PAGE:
View Single Post
Old
05-22-2008, 11:53 AM
  #73
Chris Nilan
Registered User
 
Chris Nilan's Avatar
 
Join Date: Nov 2004
Posts: 324
vCash: 500
Quote:
Originally Posted by LesCanadiens View Post
You'd be amazed how more skilled our players would be with a little sprinkling of balls-to-the-wall, size, grit and skill on the ice alongside them.

I still believe Lats will develop into one of those types....he's still very young, but we need some of that now.

We have lots of skilled players that are relatively young. Of course, if we can improve our present skill level with a deal that makes sense...we do it. Problem is, we deal from a position of weakness due to the idiotic tax laws in Quebec. You want the Habs to improve at a faster clip? Fight that tax every chance you get. The Habs should be insulated from that like a heritage or cultural entity which is a part of the fabric of the province as a whole. I don't know why the moronic politicians don't understand the impact (positively) on the entire province that a championship team makes.
Um, this is a myth, too.

Check out the research done in Economics and in Sport Sociology. Professional sports franchises are actually a drain on local economies.

They do create jobs, but the majority are low-paying and seasonal, which creates a drain on social services and there is little actual "cash infusion" to the local economy. The big money goes to a very small proportion of people who typically live elsewhere. The Quebec thing is largely a myth, too. The size of the income tax might be higher in one shot, but the associated costs of living and the incremental taxation are lower. Several US states have instituted taxation on visiting athletes and performers and also have very high entertainment, airport, taxi and hotel taxes to attack visiting athletes, performers and fans. Sports franchises almost never pay for their own stadiums and very few pay taxes on their buildings. Residents pay for this through provincial/state and municipal taxes or other levies. This does not benefit the province. For example, Ontario took a massive hit on Skydome/Rogers Centre and they had two championship teams, consecutively, and set MLB attendance records, while doing it. If anything, a high Cdn dollar makes any Cdn team more attractive. The cost of living in Canada is still substantially lower and believe it or not, taxation actually contributes to a lower cost of living. Taxation purchases services in bulk rather than incrementally and serves as a hedge against corporate gouging for inelastic commodities.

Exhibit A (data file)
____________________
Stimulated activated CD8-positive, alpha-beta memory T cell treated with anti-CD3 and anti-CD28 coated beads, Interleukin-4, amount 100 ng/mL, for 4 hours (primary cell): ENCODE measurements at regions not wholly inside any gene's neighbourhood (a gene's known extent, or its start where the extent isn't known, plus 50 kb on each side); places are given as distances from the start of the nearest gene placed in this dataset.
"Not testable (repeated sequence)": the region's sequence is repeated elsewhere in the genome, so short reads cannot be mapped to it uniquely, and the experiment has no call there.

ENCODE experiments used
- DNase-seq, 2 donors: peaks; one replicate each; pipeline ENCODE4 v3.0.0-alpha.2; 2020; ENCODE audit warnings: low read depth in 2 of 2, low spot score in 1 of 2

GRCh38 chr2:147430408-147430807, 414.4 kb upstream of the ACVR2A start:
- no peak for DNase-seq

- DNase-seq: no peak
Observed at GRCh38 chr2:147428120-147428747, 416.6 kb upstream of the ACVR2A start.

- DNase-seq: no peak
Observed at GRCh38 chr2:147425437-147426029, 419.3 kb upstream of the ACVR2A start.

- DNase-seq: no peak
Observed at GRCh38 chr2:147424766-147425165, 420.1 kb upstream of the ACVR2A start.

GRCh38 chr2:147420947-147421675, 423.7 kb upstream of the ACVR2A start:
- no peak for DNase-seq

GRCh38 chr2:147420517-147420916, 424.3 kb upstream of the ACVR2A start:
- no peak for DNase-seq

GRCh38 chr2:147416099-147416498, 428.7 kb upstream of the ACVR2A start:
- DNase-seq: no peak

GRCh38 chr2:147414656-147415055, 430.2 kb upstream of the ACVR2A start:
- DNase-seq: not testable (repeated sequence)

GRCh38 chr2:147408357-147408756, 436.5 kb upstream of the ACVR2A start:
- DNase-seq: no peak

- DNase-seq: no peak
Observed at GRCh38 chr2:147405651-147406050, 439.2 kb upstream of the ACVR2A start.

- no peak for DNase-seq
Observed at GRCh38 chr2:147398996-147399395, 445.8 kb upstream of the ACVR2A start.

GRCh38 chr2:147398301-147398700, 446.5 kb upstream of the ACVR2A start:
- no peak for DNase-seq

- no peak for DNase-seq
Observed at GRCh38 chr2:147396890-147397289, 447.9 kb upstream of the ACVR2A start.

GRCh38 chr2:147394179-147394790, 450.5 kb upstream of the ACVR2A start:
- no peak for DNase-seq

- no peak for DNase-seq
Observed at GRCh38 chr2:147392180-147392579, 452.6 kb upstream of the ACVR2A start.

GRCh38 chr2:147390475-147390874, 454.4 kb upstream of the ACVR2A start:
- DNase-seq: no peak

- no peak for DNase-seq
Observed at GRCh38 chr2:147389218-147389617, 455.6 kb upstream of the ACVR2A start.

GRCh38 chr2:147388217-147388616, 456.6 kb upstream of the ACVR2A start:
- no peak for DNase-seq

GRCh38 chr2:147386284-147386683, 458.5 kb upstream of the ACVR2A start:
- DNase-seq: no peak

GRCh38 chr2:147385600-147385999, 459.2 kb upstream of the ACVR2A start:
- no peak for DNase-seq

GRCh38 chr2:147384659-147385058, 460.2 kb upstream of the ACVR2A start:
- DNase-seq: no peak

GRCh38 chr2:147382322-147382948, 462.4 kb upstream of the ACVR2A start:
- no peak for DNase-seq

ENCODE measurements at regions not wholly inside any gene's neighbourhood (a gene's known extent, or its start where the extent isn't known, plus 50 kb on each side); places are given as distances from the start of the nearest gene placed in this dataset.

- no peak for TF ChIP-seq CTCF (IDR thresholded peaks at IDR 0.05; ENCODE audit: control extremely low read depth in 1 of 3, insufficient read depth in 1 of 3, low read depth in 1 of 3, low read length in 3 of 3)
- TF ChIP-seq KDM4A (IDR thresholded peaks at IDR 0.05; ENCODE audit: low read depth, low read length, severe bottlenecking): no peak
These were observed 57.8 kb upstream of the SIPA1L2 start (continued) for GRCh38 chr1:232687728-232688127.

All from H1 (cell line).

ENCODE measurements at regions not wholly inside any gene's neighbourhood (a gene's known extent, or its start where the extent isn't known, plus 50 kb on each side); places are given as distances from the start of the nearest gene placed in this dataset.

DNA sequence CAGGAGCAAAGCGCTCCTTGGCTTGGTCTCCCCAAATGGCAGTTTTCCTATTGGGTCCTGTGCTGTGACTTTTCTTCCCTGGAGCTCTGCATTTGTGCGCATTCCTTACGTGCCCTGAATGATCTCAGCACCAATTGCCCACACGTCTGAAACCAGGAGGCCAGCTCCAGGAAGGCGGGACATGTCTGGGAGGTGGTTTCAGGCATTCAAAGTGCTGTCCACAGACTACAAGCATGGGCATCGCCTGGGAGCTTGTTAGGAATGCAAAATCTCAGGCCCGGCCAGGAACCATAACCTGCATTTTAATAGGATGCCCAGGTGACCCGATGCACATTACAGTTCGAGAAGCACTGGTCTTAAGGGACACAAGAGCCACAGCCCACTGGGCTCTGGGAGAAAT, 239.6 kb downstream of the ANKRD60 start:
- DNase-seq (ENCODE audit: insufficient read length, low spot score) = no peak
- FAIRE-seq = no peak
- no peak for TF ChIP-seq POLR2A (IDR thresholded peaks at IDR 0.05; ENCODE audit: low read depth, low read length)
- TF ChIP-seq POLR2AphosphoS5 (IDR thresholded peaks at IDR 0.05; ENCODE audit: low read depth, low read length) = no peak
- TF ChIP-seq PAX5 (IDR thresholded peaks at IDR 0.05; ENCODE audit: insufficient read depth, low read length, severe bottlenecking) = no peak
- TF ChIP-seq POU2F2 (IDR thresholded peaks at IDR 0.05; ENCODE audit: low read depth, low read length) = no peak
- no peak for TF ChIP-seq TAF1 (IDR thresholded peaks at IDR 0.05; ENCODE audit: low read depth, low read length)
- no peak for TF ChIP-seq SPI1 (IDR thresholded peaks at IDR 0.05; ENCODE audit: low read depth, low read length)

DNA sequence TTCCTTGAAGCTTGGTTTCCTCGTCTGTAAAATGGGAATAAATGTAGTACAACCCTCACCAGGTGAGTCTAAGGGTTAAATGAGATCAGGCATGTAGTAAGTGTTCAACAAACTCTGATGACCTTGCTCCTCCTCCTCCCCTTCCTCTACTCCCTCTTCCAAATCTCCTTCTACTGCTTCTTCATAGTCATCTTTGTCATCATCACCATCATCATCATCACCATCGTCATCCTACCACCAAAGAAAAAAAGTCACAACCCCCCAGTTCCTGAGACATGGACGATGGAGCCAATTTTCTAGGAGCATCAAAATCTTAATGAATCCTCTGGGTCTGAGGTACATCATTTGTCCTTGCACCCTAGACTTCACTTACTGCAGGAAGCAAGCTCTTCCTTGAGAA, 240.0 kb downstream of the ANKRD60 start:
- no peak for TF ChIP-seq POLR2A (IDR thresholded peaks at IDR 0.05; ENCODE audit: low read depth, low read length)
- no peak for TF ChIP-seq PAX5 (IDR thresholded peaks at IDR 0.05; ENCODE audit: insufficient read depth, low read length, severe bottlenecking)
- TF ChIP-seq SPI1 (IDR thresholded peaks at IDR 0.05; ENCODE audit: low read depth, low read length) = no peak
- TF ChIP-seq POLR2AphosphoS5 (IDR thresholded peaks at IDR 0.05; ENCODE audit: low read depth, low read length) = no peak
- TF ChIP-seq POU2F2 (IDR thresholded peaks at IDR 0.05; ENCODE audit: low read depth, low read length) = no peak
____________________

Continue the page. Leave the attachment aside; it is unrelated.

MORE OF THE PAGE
Finally, I wish people would also stop talking about NHL teams and market size. MYTH. In a cap league, with minimum and maximum spending amounts, there are no market sizes when it comes to signing players. Look at Green Bay. How did they get Reggie White and others to go there? Green Bay is smaller than Hamilton. It's a cap league. Put a winning team out there and people will want to play.

Maybe if people read more and listened to Don Cherry and the Tim Hortons gang less . . .

Chris Nilan is offline   Reply With Quote